“Alumnae Advice on College”


College: a word that, pandemic or not, can easily stress out the average senior and junior. Time and time again this happens, but what advice could they get to help with all the stress. Whether you’re a senior making a few last college decisions or a junior getting ready for the college process some advice could be helpful. 

Many alumnae came back on January 7th, 2020 for mass, so I took the opportunity to talk to alums and get a feel for what you need to know about college. I surveyed some alumnae with the question, “What did you not know going into college or something you wished someone had told you?” and there was a lot of great advice.

Before going to college, the big thing you have to do is pick one. This is one of the biggest stressors, but it doesn’t have to be. After conversing with lots of alumnae, I found that it really doesn’t matter too much where you pick because you’ll like at least one thing about any of your options. 

Maybe that sounds too good to be true, but even Sloane Montgomery class of ‘18, who switched from Tennessee State to Mizzou, quotes, “You won’t pick one you won’t like. You can find your crowd at any school. It’s not as dire as people make it sound.” Although you want to find somewhere that fits your interests and your standards, don’t stress too much on the few schools you know you’ll like. 

“You can be happy almost anywhere you go. It’s not that important what you pick, you can make it fun,” were some wise words from Erin Smith class of ‘17. There are going to be good people at any school you go to, so don’t think you’re missing out at another school. 

When picking a college, things to look at would be the environment, if it has majors that interest you, and if you’re comfortable there. Although you may not be able to visit in person, try to reach out to alums and feel out the vibe that way. Even if you still are unsure about what it is like there or you are undecided on a major, pick some place that has a variety of things to do that might interest you because in the end it’ll all workout.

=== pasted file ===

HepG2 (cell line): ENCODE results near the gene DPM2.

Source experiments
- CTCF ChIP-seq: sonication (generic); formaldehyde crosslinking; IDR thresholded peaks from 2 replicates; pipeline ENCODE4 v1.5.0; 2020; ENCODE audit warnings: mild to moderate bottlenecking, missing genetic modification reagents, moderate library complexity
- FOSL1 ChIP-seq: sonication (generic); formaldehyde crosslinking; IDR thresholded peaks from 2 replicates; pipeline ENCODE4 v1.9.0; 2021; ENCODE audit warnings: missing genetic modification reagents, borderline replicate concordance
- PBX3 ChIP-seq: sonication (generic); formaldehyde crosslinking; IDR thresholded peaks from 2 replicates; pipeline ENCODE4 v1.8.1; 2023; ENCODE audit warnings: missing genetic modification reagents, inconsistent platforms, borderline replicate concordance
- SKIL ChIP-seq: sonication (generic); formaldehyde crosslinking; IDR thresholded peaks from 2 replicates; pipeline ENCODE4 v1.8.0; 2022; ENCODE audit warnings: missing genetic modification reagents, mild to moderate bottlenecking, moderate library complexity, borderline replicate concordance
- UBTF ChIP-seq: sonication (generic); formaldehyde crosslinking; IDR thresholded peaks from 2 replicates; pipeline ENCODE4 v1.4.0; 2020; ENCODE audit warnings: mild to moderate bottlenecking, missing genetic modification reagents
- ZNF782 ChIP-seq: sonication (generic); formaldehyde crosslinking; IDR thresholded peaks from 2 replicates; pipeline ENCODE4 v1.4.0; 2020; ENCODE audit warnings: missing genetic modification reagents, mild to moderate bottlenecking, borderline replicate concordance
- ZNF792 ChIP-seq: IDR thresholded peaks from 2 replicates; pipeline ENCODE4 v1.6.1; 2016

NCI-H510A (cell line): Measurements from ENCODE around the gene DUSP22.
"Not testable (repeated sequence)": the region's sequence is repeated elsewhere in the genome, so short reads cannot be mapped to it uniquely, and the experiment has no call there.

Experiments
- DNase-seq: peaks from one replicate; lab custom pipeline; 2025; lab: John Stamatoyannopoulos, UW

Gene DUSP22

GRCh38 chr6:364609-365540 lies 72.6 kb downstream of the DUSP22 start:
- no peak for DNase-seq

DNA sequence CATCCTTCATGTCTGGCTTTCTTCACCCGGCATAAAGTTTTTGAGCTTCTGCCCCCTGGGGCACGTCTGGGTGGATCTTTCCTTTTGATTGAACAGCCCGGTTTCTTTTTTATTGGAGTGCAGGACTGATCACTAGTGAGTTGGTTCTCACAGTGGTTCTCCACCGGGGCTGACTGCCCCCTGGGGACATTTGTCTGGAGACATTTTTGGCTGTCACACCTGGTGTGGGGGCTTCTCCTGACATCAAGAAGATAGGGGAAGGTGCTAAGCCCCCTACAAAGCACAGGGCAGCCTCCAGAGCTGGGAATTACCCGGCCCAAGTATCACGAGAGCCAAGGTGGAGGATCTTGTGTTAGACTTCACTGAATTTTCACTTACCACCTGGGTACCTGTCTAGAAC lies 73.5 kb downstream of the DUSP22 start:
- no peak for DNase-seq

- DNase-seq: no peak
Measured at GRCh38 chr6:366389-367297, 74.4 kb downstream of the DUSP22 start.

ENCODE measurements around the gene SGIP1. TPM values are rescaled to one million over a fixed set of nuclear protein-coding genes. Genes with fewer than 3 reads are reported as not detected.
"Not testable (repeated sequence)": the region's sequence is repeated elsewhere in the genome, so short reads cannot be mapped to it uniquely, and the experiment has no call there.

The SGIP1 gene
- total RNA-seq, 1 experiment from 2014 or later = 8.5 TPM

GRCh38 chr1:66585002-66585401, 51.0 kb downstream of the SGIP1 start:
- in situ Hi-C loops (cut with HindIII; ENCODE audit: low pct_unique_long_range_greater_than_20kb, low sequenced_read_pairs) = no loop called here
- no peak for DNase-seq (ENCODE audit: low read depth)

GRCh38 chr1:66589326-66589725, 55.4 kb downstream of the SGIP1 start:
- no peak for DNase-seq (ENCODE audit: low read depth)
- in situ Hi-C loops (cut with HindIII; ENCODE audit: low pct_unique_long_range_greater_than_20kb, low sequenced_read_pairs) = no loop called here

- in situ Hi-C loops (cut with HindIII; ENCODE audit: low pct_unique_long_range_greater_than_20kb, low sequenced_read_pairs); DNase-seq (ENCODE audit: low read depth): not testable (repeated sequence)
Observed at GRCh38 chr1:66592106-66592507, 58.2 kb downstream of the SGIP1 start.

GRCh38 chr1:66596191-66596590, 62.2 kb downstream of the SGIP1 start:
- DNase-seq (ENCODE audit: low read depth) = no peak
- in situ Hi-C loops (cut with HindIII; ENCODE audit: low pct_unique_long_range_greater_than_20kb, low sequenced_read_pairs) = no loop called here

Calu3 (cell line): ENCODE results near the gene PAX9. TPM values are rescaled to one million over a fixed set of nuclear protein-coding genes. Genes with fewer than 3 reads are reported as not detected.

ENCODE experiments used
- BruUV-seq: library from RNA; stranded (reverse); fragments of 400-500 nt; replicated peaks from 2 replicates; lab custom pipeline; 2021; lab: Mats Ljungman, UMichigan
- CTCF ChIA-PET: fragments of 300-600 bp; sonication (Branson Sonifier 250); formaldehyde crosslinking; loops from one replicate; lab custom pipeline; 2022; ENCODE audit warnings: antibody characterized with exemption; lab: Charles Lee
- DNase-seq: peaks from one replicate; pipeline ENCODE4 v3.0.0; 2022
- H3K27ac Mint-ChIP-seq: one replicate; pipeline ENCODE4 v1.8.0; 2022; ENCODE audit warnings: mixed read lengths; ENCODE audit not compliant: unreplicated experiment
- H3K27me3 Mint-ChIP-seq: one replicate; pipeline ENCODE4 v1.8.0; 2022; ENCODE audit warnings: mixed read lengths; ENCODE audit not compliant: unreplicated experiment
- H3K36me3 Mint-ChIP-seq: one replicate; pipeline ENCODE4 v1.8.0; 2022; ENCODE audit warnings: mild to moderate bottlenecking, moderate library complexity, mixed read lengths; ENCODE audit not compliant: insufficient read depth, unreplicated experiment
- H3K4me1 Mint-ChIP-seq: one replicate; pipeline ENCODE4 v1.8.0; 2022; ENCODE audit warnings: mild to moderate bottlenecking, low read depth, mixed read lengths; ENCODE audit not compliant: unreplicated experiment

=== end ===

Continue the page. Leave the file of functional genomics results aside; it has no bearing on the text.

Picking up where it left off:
In addition to picking a college, once you’re there, many alumnae stress the point, you should keep an open mind. Many people go into college thinking that their major won’t change or they know exactly what they want to do and what they want their friends to be like, but maybe that idea should change. If you stay open minded, college will be a lot easier. Highschool friend groups in college can be pretty different, but from the words of Brianna Chandler class of ‘19, “Be open to new people and to people you wouldn’t think you’d be friends with.” 

College is a time where your whole life can turn upside down, so you have to roll with the punches just like many of us have over this past year. Theresa Sholy class of ‘19 reassures, “Accept things as they come, you’re gonna have to adjust and that’s ok. Just get comfortable and used to things and they will turn out how they’re supposed to. It will be OK.” 

Naturally, in difficult situations people tend to be pessimistic, but I think it’s important to remember that changes in friends, majors, and everyday things don’t have to be scary. Let Barb Keunsting class of ‘18 remind you, “Be ready to have your entire life change. It’ll be completely different. Make some friends,” friends can always be helpful.

At Nerinx people participate in so much they may feel overwhelmed; don’t be afraid to get involved in college, though, because you’ll finally have the time. Alumnae repeated over and over that getting involved helps them find friends and helps them get out of the house.

 Another thing to take away from Nerinx is that Nerinx will always be a good community to come back to. Repeatedly, I got comments to remember Nerinx’s values and to be empowered in college. 

When college gets tough, “Call home and keep in touch. Nerinx is a good support system,” said Lauren Montgomery, class of ‘19. Good luck in college, Seniors, and good luck on your search, Juniors.